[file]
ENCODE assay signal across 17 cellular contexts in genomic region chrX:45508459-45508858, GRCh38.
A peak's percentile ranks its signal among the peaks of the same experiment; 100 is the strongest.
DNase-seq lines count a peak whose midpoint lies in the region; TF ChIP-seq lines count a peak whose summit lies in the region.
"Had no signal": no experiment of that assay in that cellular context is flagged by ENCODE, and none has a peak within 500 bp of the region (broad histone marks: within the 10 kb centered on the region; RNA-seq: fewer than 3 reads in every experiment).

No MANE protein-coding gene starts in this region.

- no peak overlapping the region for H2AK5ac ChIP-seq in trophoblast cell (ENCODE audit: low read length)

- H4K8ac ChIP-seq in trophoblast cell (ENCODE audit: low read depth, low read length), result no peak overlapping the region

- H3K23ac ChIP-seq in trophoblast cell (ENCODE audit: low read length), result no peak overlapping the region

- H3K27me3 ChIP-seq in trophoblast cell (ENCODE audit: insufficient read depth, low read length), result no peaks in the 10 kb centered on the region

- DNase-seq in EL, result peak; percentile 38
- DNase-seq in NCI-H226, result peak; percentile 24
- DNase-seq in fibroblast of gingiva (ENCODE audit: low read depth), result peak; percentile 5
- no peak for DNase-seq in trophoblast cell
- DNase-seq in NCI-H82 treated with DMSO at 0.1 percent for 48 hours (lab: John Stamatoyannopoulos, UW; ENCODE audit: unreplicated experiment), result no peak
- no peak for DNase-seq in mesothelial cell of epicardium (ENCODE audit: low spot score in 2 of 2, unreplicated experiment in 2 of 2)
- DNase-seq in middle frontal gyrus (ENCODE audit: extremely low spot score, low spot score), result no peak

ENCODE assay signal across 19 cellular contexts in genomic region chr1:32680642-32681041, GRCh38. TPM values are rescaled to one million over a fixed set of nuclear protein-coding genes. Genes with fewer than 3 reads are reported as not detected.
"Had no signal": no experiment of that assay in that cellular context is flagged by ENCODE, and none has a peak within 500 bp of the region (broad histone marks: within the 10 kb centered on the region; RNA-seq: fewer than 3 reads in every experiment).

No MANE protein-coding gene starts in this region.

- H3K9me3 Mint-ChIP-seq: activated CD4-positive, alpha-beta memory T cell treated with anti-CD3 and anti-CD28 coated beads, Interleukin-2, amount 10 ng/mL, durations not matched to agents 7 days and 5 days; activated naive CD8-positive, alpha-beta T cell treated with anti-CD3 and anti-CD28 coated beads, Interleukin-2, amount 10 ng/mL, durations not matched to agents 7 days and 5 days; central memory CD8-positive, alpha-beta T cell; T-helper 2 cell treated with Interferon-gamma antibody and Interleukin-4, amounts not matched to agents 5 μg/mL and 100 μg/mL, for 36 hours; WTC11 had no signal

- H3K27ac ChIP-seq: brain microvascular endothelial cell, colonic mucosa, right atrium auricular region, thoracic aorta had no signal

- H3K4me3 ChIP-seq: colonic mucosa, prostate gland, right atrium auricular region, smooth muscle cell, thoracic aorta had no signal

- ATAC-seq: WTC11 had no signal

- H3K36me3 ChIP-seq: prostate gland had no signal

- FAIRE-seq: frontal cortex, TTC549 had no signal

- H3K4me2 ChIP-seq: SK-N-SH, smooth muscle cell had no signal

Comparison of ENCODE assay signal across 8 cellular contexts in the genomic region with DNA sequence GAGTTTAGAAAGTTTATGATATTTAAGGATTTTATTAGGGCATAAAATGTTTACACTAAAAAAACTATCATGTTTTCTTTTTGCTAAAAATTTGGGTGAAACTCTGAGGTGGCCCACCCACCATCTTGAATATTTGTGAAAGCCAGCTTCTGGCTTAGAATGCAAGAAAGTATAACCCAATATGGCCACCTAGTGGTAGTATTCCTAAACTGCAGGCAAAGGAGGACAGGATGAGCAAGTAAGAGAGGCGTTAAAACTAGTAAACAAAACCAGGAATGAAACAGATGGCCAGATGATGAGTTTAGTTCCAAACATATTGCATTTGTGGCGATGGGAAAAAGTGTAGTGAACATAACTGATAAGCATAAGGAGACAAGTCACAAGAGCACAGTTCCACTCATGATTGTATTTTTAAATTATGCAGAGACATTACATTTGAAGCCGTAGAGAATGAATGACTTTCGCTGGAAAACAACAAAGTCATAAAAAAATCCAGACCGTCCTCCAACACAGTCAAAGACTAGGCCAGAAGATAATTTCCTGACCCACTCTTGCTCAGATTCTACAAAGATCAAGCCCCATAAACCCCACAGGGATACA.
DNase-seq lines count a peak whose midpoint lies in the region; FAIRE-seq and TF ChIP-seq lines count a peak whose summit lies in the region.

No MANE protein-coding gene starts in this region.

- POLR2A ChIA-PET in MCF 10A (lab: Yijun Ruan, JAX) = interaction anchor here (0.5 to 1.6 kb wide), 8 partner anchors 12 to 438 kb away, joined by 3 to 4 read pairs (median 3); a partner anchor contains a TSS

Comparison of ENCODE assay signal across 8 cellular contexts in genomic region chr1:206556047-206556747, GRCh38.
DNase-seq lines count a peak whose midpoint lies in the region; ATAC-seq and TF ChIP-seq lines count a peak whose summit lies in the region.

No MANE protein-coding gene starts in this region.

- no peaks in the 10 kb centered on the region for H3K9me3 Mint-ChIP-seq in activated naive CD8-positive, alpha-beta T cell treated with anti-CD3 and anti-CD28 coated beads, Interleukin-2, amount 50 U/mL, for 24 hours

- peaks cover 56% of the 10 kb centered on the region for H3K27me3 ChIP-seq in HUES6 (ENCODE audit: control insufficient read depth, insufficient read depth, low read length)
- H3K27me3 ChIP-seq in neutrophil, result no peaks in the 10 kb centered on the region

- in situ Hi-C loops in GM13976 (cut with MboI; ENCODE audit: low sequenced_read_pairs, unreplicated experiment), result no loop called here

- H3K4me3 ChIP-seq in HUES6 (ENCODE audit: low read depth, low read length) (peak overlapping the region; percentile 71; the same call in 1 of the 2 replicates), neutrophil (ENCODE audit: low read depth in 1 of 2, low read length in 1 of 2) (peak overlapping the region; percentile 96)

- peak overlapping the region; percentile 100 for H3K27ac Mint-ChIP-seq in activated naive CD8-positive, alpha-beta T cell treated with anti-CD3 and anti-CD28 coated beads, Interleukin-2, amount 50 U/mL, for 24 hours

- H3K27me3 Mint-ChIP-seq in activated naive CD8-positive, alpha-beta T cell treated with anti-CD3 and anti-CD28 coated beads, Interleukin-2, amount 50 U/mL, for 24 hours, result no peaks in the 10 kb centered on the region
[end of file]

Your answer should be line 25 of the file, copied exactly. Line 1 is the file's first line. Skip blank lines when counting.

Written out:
- FAIRE-seq: frontal cortex, TTC549 had no signal